Story at a glance
- Wildfires in Oregon have burned almost a million acres since the beginning of the year.
- Excess vegetation and dry undergrowth can provide fuel for fires.
- One shepherd is putting his goats to work clearing the land.
Firefighters battling wildfires in Oregon are getting a little assistance from an unexpected species: goats.
Forest Grove, a town to the west of Portland, has mobilized a herd of 230 goats to graze on dry undergrowth and excess vegetation that could potentially catch and spread fire.
“People say: ‘Oh, what do you do?’" Craig Madsen told Oregon Public Broadcasting, which first reported the story. ‘"I’m a shepherd.’ You get this second look.”
Domesticated goats, which are descended from wild goats in Eastern Europe and Southwest Asia, are not picky eaters, but actually prefer weeds to grass — ideal for most American gardeners. The state's capital, Salem, permits the use of goats for clearing vegetation from land without a permit, as long you follow the rules and noise regulations.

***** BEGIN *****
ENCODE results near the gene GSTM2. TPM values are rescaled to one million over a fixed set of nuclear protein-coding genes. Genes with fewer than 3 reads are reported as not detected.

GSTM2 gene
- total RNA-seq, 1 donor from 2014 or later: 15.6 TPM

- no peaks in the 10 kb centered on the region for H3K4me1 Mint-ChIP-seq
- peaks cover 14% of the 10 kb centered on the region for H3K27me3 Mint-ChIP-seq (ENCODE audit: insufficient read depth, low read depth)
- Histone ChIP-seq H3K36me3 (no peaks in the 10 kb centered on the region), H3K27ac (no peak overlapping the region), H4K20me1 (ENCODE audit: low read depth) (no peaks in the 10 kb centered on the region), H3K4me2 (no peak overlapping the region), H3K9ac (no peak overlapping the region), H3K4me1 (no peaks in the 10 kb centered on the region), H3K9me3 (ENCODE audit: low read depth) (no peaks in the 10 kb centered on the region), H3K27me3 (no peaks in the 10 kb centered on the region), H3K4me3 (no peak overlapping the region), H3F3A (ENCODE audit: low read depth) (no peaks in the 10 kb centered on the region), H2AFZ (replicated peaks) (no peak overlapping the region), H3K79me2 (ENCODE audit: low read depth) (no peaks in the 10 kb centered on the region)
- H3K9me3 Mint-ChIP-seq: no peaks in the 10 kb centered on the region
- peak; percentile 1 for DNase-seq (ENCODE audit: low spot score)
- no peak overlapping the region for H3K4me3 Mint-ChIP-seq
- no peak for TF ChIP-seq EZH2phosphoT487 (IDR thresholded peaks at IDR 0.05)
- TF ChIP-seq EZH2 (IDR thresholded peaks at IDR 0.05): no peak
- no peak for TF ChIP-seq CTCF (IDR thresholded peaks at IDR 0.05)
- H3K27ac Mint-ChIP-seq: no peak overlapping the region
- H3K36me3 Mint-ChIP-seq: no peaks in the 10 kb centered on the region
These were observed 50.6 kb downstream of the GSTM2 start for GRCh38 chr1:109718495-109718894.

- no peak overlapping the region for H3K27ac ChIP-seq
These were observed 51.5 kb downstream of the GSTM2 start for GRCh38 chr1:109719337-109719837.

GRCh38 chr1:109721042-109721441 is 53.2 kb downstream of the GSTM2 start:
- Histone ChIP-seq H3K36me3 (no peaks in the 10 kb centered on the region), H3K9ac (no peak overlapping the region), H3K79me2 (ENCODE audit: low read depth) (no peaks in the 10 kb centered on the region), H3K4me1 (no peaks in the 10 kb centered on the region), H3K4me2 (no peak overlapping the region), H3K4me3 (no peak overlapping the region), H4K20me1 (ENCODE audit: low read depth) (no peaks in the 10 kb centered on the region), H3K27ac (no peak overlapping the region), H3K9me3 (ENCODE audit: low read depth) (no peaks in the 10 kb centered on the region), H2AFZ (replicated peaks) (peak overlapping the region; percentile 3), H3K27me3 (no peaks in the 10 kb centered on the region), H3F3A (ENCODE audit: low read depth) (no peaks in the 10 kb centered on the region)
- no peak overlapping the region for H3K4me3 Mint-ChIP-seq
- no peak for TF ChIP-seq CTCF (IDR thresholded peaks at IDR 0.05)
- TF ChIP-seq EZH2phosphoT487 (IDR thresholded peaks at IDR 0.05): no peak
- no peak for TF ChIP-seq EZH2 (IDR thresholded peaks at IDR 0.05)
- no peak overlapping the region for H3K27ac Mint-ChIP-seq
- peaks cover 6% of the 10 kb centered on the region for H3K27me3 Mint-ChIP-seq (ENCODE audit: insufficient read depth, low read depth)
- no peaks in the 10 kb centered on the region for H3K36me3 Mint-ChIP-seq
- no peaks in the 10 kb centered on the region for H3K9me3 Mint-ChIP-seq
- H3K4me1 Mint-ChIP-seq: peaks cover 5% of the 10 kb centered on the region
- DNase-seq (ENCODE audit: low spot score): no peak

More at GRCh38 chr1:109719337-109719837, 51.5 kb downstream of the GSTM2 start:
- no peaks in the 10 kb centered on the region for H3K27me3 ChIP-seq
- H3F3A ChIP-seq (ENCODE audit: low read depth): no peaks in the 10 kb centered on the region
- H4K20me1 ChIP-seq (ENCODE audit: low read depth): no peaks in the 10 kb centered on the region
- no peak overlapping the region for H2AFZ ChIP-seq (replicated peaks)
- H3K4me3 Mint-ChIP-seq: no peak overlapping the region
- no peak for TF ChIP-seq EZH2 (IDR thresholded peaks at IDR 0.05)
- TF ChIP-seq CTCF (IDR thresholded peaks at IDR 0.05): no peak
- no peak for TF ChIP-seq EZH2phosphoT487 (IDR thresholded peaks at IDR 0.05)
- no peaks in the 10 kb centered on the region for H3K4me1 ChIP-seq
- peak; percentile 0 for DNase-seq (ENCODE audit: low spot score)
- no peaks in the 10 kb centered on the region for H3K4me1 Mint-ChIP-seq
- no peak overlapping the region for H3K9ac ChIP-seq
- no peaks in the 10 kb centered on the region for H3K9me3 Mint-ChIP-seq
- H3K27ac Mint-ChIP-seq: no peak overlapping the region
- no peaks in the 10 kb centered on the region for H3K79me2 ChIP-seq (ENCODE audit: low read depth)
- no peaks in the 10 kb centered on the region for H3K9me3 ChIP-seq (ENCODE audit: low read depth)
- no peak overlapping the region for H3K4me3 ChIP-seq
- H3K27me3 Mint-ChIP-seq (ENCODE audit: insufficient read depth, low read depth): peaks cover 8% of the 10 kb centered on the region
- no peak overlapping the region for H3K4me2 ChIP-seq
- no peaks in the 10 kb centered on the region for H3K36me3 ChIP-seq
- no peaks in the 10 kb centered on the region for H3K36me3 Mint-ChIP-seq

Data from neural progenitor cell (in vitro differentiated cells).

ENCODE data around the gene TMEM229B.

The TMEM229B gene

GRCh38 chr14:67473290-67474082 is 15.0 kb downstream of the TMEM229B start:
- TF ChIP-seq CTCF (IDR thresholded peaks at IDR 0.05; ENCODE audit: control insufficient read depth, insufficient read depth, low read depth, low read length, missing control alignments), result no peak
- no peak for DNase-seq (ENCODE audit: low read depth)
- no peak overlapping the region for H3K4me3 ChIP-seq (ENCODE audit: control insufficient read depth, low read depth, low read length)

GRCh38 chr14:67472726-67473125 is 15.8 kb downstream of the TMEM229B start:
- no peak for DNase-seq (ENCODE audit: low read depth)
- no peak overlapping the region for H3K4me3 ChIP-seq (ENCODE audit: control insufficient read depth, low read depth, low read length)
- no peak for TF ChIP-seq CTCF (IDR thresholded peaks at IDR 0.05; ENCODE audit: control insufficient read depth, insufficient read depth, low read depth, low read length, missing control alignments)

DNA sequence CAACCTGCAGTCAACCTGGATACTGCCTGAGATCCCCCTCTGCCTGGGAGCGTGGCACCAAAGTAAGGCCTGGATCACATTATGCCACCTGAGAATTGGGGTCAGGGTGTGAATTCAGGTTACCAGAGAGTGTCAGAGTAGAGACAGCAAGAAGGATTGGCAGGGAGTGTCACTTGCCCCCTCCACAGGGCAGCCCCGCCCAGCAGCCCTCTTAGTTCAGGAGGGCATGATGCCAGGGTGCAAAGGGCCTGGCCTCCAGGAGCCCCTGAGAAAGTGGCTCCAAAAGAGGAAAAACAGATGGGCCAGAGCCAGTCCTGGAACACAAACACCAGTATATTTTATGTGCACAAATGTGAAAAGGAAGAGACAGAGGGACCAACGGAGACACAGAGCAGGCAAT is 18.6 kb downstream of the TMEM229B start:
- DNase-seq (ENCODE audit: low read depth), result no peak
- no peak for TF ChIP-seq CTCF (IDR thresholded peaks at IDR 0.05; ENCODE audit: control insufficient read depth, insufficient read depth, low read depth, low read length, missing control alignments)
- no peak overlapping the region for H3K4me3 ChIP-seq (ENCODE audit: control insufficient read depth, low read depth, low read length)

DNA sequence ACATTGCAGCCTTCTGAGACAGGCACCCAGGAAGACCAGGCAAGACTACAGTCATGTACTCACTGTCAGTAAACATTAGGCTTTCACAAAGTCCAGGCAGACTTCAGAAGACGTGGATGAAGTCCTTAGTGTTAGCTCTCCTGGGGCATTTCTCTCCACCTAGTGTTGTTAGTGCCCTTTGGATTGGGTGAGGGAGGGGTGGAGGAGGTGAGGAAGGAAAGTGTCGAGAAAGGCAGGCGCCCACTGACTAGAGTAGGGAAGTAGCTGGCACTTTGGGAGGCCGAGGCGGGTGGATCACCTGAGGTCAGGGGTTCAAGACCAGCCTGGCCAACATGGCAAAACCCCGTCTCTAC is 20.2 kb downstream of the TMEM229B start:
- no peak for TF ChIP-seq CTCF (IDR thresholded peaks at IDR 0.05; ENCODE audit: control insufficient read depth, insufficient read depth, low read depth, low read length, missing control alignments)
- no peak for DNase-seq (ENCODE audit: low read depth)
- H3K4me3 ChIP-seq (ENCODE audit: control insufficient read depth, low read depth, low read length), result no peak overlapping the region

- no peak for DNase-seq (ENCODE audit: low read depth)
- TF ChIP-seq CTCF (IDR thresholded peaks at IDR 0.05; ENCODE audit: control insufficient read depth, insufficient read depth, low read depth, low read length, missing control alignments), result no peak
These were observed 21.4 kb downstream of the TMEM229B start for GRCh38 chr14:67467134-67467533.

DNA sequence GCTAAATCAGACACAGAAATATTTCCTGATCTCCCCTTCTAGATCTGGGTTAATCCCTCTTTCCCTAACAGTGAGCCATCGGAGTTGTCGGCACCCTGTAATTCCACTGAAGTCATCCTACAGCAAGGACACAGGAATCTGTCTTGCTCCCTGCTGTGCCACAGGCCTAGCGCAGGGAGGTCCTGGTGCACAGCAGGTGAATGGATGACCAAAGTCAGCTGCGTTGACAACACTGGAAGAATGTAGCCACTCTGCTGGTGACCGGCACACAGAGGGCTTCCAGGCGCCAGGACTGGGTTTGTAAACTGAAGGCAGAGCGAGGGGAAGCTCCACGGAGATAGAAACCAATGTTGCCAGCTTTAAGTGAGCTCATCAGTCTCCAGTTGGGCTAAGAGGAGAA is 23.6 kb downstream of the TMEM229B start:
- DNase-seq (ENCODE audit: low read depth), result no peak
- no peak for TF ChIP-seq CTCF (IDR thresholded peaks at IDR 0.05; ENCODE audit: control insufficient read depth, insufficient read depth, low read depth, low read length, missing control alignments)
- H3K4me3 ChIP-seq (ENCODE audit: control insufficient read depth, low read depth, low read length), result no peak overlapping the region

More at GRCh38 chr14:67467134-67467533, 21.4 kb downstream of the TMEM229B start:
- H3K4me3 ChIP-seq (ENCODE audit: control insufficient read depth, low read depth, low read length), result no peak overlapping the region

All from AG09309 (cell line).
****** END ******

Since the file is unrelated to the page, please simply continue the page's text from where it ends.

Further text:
Madsen, their caretaker, worked for the Natural Resources Conservation Service for 14 years before starting Healing Hooves, a natural vegetation management company that herds goats through cities and private landowners.
For $800 a day, plus a trucking fee, he will bring his goats through your property to graze, corralling them with an electric fence as they clear out about an acre in about a day and a half. He lives in the back of his truck from May to October, taking his herd from town to town. Next stop: Spokane, Wash.
“I’ll be doing some work in the city of Spokane, and the primary purpose is to reduce fuel loads. And second is to try and manage noxious weeds,” Madsen told Oregon Public Broadcasting.
More than 7,500 personnel are fighting 10 large wildfires in Oregon, down from 17 earlier this year, which have already burned about 1 million acres since the beginning of the year.
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